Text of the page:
Why Tate Staff Are on Strike

The effort to save 313 jobs at Tate Enterprises has attracted support from Turner Prize winners and former opposition leader Jeremy Corbyn 

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BY Chris Sharratt in Opinion | 26 AUG 20

After five days of industrial action that has attracted the support of Turner Prize-winning artists, arts educators and the former leader of the UK Labour Party, Jeremy Corbyn, employees of Tate Commerce (part of Tate Enterprises Ltd) are on indefinite strike. It follows the announcement earlier this month that 313 jobs – nearly half of TEL’s total staff – are to be lost across Tate’s retail, restaurant and publishing divisions. Speaking to frieze, a retail assistant of more than eight years, who wished to remain anonymous, said: ‘This is about putting pressure on to make Tate realize that it’s unsustainable for them to continue with these redundancies. When the cuts were announced it went so deep that it was incredibly shocking – it’s an action that has been taken too quickly and is panic-driven.’ 

The strike has three main objectives: that 10 percent of an anticipated GB£7 million in government bailout money be used to save jobs; that there should be no redundancies while some senior Tate staff are paid more than GB£100,000 per year; and that, if government money proves insufficient to save jobs, Tate should join the UK’s Public and Commercial Services Union (PCS) in calling for more. The demands have been taken up by the ten recipients of this year’s GB£10,000 Turner Prize Bursaries, who have issued an open letter expressing solidarity. It states their anger and disappointment that the ‘spirit of support’ shown by Tate in awarding the bursaries in July, in place of the cancelled 2020 Turner Prize exhibition, has not been carried through to the institution’s own employees. The letter adds that those under threat of redundancy are some of Tate’s ‘lowest paid, most precarious and most disadvantaged members of staff’. BAME staff are expected to be disproportionately affected by the job losses – a claim that Tate management has dismissed. 

Tate Strike, 2020. Courtesy: Tate United
Tate Strike, 2020. Courtesy: Tate United

The Glasgow-based artist Jamie Crewe instigated the letter. They explain: ‘I feel strongly that artists are workers and we should stand in solidarity with other workers. [Tate’s decision] seems like such a dereliction of loyalty, responsibility and stewardship. These institutions need to catch up and reflect the values of the artists they’re working with – and the values of their staff, too.’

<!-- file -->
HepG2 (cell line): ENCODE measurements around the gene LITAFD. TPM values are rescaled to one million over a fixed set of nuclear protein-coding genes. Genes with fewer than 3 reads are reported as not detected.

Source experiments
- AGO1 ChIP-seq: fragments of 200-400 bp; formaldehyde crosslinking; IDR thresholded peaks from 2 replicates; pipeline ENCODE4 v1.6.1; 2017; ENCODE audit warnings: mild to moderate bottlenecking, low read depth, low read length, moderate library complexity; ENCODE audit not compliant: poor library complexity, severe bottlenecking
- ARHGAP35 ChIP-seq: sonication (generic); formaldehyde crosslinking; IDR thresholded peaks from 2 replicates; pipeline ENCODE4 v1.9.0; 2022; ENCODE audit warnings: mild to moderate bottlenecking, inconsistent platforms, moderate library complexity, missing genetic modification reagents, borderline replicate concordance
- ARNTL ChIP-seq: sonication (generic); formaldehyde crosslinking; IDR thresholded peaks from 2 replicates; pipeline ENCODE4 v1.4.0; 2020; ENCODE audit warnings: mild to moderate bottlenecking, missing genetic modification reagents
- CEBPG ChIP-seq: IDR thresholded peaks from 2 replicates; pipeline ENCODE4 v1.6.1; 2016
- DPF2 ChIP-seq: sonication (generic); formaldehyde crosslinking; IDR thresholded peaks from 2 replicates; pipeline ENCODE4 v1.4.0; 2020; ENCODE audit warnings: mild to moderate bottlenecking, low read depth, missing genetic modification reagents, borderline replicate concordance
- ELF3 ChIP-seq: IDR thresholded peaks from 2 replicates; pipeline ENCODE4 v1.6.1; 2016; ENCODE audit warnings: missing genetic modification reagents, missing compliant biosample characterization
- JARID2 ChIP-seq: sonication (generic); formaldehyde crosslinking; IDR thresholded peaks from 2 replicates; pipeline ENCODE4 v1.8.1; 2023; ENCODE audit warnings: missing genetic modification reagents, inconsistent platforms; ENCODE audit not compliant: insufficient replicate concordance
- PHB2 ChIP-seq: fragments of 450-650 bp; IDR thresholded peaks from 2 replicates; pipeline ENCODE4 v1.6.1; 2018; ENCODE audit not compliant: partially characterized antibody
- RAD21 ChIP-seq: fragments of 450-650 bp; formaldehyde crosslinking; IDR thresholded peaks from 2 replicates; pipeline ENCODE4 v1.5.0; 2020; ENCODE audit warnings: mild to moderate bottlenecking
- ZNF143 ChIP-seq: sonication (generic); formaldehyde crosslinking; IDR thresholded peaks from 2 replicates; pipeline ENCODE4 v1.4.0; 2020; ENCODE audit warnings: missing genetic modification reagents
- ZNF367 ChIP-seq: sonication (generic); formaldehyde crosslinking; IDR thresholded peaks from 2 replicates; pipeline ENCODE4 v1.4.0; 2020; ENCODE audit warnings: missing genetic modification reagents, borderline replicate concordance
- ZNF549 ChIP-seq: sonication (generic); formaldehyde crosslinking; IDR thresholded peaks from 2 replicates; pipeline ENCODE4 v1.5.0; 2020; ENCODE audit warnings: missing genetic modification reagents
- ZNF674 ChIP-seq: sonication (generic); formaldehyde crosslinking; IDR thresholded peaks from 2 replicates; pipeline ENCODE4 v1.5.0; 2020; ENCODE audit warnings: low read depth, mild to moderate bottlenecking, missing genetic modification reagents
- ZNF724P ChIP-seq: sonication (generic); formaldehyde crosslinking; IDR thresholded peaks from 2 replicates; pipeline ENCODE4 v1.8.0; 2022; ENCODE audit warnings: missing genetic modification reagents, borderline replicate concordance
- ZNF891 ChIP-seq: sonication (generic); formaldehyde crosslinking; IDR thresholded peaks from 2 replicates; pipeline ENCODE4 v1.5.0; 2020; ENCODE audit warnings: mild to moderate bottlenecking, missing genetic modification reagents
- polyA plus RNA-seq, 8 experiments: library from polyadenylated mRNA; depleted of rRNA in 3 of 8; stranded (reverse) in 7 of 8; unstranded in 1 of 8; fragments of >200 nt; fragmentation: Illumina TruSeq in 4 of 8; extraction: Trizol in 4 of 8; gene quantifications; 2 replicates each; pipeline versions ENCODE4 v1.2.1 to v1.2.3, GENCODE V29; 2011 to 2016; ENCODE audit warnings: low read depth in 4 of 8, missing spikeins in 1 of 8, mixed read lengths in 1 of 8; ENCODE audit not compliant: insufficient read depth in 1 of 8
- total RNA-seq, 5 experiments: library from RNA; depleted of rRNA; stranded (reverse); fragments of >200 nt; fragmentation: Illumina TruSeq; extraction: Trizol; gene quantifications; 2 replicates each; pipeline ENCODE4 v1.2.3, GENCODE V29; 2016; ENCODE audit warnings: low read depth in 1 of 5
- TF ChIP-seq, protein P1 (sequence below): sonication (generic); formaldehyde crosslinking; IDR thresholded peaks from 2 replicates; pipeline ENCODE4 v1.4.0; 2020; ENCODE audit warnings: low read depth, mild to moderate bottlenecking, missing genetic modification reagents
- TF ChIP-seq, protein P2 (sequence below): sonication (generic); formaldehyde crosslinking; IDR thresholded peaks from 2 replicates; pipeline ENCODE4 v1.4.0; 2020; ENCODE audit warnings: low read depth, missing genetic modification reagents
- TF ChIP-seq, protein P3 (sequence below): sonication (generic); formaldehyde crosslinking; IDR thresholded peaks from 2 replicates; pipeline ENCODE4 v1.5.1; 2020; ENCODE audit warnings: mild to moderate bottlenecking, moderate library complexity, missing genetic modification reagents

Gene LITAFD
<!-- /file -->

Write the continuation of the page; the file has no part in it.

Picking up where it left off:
A joint statement from Tate director Maria Balshaw and CEO Vicky Cheetham expressed ‘sadness’ about the redundancies but argued that there are no other options: ‘This has been necessary because of the loss of revenue during the lockdown and the dramatic drop in footfall in our galleries since reopening. We know directors in Tate Enterprises Ltd have worked hard to protect as many jobs as possible and to support the staff, particularly those affected by the redundancies, whilst Tate Gallery has supported Tate Enterprises with GB£5 million from its reserves to ensure the future of the business.’

Tate Strike, 2020. Courtesy: Tate United; photograph: Jakub Wijzer
Tate Strike, 2020. Courtesy: Tate United; photograph: Jakub Wajzer

While there is recognition of the financial stress that COVID-19 has put on many arts organizations – London’s Southbank Centre, for instance, has announced plans to cut its workforce by two thirds – the focus on mainly low-paid, non-gallery staff has created a clear ‘us and them’ narrative. Writer and filmmaker Juliet Jacques – who, along with Corbyn and the artist Mark Leckey, among others, addressed a recent strike protest at Tate Modern – believes battle lines are being drawn. ‘There is a divide in the arts,’ she says. ‘It’s becoming increasingly clear to artists that there’s a side to pick.’

For Oreet Ashery, one of the Turner Prize Bursary recipients, Tate’s actions are out of step with the progressive attitudes it claims to embody. Tate, she told me, needs to ‘rethink their actions and lead the way towards a politics of hope and progress’. Fellow bursary artist Sean Edwards also expressed to me his frustration and anger with Tate’s decision: ‘When an organization is given GB£7 million to weather the difficulties brought about by COVID-19, you would expect the workers to be the first ones protected.’ 

Jeremy Corbyn addressing the protest outside Tate Modern, 2020. Courtesy: Tate United
Jeremy Corbyn addressing the protest outside Tate Modern, 2020. Courtesy: Tate United

Other artists are coming forward to voice their support for the strikers, with a second open letter from more than 100 UK-based art educators published earlier this week. The 2019 Turner Prize joint-winner Lawrence Abu Hamdan says in a statement, published on the Instagram account of PCS Tate United: ‘Art and all that we try to say with our art is meaningless if the institutions in which we exhibit our work cannot meet the most reasonable demands of their workers.’ As for the striking Tate Modern bookshop worker, his disillusionment with the organization is clear: ‘We’ve been told for years that we’re one Tate, that we’re part of a larger family, that we’re in this together. And then, when it came to this point, what hurt most was that it was just business as usual.’

Main image: Tate Strike, 2020. Courtesy: Tate United; photograph: Juliane Sonntag 

Chris Sharratt is a freelance writer and editor based in Glasgow. Follow him on Twitter: @chrissharratt

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